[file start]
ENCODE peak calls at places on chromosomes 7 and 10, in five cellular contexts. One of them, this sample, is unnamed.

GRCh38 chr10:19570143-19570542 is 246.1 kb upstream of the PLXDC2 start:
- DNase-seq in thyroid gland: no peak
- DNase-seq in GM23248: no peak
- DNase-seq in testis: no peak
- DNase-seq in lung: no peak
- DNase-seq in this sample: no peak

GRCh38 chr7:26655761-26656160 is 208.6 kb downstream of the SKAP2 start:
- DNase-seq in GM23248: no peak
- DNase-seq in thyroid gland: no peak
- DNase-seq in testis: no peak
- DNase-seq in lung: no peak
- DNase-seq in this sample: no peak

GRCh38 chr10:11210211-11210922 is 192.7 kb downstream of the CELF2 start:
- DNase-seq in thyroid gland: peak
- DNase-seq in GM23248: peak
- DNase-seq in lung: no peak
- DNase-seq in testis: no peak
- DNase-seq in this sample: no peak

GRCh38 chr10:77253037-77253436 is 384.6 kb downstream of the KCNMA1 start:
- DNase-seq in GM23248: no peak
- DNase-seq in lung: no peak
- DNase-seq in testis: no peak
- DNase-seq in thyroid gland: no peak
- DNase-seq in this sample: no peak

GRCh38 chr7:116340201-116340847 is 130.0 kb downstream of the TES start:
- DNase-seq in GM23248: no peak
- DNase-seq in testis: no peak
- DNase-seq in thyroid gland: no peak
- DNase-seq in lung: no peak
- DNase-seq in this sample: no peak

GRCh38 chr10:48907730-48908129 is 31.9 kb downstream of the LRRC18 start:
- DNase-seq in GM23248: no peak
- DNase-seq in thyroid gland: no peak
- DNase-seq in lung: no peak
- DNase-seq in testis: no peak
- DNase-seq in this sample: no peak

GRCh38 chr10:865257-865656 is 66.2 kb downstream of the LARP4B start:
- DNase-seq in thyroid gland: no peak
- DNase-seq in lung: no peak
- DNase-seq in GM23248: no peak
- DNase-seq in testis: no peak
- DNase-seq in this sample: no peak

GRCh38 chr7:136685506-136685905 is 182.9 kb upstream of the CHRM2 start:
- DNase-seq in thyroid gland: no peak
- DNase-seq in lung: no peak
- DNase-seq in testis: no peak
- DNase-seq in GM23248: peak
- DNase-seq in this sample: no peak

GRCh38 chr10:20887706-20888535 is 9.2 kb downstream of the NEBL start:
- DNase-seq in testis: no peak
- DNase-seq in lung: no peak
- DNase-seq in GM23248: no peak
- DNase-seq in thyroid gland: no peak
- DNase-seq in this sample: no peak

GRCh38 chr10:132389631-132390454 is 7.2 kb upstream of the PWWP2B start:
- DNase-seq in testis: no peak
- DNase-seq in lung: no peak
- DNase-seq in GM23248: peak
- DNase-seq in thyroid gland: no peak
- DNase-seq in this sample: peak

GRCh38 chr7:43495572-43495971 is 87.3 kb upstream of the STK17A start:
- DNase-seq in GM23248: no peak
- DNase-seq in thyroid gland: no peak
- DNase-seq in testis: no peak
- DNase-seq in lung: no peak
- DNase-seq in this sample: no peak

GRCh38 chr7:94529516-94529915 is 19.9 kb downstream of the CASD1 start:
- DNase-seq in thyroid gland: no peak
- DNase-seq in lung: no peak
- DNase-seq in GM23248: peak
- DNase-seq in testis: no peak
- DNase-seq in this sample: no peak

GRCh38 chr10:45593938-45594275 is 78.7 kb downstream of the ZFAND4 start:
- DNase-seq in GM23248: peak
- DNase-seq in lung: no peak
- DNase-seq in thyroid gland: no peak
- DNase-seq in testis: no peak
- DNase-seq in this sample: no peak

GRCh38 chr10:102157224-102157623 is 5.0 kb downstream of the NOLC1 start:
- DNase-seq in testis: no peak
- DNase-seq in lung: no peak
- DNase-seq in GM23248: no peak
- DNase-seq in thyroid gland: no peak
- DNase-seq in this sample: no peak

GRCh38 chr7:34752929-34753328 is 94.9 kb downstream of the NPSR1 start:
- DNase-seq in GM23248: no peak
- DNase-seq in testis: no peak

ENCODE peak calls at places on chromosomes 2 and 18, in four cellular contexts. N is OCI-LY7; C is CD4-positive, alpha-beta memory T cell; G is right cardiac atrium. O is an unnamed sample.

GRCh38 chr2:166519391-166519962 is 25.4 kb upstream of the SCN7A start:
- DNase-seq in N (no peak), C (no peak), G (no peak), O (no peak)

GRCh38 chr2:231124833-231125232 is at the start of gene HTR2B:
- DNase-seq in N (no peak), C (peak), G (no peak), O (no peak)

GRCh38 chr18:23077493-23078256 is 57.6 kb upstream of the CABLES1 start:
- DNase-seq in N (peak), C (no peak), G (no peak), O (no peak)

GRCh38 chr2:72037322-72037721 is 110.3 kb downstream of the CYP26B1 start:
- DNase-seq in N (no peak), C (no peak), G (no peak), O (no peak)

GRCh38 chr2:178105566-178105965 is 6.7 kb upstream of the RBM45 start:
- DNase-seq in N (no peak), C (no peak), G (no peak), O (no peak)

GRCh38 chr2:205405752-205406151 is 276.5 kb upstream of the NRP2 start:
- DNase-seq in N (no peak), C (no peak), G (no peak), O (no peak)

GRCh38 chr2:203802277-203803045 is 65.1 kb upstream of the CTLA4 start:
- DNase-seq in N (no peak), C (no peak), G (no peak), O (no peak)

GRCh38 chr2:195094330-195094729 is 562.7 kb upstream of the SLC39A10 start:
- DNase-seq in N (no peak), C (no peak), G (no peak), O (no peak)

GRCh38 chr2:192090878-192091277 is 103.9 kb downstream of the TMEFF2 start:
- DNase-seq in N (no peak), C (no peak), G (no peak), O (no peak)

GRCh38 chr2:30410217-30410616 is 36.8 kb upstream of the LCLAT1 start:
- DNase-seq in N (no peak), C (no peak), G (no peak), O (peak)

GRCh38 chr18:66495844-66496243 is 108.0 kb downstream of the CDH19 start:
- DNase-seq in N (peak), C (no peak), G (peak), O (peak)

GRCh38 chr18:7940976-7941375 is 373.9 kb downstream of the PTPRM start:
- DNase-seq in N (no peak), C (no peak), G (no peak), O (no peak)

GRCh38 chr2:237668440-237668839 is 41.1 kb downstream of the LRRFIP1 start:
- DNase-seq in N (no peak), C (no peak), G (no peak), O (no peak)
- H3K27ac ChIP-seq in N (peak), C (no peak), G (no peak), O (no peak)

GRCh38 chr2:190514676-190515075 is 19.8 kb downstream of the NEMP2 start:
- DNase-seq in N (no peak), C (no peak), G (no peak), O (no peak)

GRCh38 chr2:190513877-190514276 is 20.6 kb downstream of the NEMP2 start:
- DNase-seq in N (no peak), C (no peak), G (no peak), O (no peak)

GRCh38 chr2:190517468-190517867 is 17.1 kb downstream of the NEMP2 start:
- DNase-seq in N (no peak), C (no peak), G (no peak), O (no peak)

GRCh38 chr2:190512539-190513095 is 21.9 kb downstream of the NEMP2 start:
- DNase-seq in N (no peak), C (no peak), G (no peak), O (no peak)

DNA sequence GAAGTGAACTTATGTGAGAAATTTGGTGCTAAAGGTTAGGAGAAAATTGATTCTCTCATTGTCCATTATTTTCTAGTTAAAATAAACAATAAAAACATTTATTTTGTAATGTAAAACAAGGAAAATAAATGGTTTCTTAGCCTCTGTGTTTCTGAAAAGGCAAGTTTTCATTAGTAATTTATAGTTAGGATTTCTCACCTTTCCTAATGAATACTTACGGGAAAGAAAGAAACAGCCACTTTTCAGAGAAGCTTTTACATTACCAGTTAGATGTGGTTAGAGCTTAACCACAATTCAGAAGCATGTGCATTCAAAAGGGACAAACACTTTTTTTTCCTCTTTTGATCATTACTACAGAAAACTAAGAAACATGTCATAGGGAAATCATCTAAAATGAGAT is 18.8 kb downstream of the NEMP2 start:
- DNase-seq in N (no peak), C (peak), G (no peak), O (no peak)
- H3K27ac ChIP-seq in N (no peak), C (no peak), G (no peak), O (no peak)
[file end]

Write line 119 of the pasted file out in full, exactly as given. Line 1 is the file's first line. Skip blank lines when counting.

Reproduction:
GRCh38 chr2:190513877-190514276 is 20.6 kb downstream of the NEMP2 start: